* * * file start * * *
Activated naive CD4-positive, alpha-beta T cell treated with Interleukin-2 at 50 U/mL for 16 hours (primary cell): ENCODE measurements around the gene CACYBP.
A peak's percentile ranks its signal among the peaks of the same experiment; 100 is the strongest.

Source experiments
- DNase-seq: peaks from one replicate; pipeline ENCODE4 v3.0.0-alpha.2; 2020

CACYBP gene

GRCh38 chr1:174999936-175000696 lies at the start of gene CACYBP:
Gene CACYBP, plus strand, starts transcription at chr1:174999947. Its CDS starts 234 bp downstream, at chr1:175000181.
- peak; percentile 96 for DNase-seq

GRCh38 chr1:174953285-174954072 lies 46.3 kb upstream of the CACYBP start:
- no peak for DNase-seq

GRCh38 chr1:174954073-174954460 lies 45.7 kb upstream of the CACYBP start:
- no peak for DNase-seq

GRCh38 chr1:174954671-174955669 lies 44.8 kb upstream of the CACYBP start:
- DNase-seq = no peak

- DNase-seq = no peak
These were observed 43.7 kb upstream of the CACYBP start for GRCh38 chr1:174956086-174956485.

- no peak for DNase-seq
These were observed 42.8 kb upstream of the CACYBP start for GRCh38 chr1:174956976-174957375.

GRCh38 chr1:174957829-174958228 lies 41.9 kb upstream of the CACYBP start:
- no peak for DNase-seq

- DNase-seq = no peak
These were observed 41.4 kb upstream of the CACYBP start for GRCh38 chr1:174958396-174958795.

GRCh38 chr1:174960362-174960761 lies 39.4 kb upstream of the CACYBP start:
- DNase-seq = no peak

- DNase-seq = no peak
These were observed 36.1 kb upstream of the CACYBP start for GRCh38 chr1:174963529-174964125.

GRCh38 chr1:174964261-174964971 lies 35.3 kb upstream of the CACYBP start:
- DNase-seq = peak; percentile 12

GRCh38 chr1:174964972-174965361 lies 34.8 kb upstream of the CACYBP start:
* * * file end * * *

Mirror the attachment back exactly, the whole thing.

Activated naive CD4-positive, alpha-beta T cell treated with Interleukin-2 at 50 U/mL for 16 hours (primary cell): ENCODE measurements around the gene CACYBP.
A peak's percentile ranks its signal among the peaks of the same experiment; 100 is the strongest.

Source experiments
- DNase-seq: peaks from one replicate; pipeline ENCODE4 v3.0.0-alpha.2; 2020

CACYBP gene

GRCh38 chr1:174999936-175000696 lies at the start of gene CACYBP:
Gene CACYBP, plus strand, starts transcription at chr1:174999947. Its CDS starts 234 bp downstream, at chr1:175000181.
- peak; percentile 96 for DNase-seq

GRCh38 chr1:174953285-174954072 lies 46.3 kb upstream of the CACYBP start:
- no peak for DNase-seq

GRCh38 chr1:174954073-174954460 lies 45.7 kb upstream of the CACYBP start:
- no peak for DNase-seq

GRCh38 chr1:174954671-174955669 lies 44.8 kb upstream of the CACYBP start:
- DNase-seq = no peak

- DNase-seq = no peak
These were observed 43.7 kb upstream of the CACYBP start for GRCh38 chr1:174956086-174956485.

- no peak for DNase-seq
These were observed 42.8 kb upstream of the CACYBP start for GRCh38 chr1:174956976-174957375.

GRCh38 chr1:174957829-174958228 lies 41.9 kb upstream of the CACYBP start:
- no peak for DNase-seq

- DNase-seq = no peak
These were observed 41.4 kb upstream of the CACYBP start for GRCh38 chr1:174958396-174958795.

GRCh38 chr1:174960362-174960761 lies 39.4 kb upstream of the CACYBP start:
- DNase-seq = no peak

- DNase-seq = no peak
These were observed 36.1 kb upstream of the CACYBP start for GRCh38 chr1:174963529-174964125.

GRCh38 chr1:174964261-174964971 lies 35.3 kb upstream of the CACYBP start:
- DNase-seq = peak; percentile 12

GRCh38 chr1:174964972-174965361 lies 34.8 kb upstream of the CACYBP start: